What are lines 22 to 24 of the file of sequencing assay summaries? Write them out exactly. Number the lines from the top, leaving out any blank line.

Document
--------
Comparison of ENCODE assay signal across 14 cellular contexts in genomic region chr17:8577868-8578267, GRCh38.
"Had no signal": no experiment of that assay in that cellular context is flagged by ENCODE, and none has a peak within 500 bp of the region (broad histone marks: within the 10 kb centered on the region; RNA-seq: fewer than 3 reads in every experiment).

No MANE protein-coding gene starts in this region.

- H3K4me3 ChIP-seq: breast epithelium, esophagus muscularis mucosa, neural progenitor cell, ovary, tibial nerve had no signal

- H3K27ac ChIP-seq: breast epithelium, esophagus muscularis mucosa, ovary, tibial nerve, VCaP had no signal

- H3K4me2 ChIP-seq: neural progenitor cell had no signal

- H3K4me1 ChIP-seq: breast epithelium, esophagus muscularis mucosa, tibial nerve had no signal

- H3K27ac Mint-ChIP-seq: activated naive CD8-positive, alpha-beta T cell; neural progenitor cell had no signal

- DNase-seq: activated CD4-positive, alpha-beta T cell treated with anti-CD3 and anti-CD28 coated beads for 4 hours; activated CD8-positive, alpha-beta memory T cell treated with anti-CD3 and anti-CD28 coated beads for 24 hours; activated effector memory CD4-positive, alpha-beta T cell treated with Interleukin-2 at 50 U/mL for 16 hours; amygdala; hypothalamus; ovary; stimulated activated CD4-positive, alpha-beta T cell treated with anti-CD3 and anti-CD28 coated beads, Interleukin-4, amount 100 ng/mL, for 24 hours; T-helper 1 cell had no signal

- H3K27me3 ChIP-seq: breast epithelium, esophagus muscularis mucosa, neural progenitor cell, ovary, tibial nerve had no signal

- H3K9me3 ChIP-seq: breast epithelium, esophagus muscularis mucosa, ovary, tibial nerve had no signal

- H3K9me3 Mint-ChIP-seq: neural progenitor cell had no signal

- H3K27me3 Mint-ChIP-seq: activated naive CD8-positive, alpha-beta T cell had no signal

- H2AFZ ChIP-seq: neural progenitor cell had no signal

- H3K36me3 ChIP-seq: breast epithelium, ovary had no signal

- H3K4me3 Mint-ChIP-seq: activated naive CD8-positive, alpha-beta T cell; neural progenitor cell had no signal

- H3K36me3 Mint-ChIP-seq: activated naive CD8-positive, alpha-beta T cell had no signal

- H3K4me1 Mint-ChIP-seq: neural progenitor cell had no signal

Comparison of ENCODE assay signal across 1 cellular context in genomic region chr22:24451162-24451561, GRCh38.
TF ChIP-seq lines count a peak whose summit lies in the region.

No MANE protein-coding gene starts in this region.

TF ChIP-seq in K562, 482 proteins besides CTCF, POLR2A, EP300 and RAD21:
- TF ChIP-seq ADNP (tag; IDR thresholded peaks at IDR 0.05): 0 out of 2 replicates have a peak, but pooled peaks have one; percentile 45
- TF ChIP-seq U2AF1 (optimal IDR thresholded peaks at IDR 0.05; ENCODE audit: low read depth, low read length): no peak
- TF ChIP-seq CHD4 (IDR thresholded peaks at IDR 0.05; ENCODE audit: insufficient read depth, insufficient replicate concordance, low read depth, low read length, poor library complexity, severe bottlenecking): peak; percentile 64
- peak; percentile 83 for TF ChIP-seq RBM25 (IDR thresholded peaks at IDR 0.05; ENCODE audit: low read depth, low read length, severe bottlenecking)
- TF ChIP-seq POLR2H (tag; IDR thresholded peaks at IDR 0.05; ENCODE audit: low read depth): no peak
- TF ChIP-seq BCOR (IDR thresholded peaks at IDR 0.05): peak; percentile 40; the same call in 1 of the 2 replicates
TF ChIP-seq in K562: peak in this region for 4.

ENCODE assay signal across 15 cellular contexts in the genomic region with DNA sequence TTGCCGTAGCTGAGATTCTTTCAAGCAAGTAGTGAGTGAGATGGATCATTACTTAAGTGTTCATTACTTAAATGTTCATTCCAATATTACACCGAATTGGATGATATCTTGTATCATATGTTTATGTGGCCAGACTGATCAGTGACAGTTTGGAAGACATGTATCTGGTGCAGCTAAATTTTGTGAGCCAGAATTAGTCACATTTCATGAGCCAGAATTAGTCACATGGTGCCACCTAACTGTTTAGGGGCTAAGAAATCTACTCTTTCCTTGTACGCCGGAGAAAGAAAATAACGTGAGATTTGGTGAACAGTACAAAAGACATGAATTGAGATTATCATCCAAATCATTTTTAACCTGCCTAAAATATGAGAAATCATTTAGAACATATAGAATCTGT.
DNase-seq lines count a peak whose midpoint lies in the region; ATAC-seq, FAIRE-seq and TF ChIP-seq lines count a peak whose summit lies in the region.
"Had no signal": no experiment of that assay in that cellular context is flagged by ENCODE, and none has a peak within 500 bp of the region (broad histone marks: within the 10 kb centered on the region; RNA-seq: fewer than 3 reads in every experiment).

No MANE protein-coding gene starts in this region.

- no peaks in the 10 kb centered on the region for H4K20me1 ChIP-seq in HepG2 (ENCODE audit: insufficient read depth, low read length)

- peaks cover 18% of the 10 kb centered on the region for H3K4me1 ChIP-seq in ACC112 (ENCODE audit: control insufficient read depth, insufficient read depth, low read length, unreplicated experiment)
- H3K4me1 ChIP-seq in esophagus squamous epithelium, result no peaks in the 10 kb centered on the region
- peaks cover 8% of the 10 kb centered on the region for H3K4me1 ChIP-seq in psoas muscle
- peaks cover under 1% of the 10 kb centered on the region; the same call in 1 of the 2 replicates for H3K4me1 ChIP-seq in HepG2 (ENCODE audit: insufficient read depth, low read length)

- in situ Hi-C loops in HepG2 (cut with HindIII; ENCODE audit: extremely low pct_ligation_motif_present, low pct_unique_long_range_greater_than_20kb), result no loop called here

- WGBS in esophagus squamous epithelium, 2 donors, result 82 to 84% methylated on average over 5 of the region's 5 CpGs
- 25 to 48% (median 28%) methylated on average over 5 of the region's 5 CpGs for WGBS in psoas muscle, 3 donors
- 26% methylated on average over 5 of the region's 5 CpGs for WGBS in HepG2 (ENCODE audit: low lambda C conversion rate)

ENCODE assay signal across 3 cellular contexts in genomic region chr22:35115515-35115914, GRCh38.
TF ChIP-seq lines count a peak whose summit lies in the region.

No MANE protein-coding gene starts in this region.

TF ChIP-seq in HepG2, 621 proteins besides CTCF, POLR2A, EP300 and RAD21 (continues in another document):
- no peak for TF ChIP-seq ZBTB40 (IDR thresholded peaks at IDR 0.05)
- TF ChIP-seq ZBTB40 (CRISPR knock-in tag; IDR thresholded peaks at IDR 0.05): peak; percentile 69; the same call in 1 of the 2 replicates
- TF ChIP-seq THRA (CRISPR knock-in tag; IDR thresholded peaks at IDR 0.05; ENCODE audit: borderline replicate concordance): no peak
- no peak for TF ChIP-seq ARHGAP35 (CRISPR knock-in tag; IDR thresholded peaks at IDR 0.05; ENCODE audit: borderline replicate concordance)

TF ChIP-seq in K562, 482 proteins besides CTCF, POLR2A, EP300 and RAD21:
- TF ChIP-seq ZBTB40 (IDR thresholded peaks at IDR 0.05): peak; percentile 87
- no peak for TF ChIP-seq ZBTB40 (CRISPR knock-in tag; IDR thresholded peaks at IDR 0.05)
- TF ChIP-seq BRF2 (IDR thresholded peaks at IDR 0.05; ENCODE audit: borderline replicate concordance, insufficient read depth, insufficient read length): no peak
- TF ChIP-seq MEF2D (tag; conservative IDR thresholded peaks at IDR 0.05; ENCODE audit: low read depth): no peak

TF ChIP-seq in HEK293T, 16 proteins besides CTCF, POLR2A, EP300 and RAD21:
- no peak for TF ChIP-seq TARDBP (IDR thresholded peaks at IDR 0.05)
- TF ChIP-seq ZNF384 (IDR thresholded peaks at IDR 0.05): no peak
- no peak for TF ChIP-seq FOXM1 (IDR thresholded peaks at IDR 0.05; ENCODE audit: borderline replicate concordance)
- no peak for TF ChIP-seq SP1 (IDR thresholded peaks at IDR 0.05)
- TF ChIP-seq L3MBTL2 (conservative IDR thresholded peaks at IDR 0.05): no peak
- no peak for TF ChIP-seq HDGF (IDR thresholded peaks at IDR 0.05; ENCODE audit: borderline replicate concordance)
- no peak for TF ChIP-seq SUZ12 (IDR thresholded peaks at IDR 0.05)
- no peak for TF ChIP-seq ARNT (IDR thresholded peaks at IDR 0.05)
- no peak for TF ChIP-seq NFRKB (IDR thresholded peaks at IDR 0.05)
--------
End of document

TF ChIP-seq in K562, 482 proteins besides CTCF, POLR2A, EP300 and RAD21:
- TF ChIP-seq ADNP (tag; IDR thresholded peaks at IDR 0.05): 0 out of 2 replicates have a peak, but pooled peaks have one; percentile 45
- TF ChIP-seq U2AF1 (optimal IDR thresholded peaks at IDR 0.05; ENCODE audit: low read depth, low read length): no peak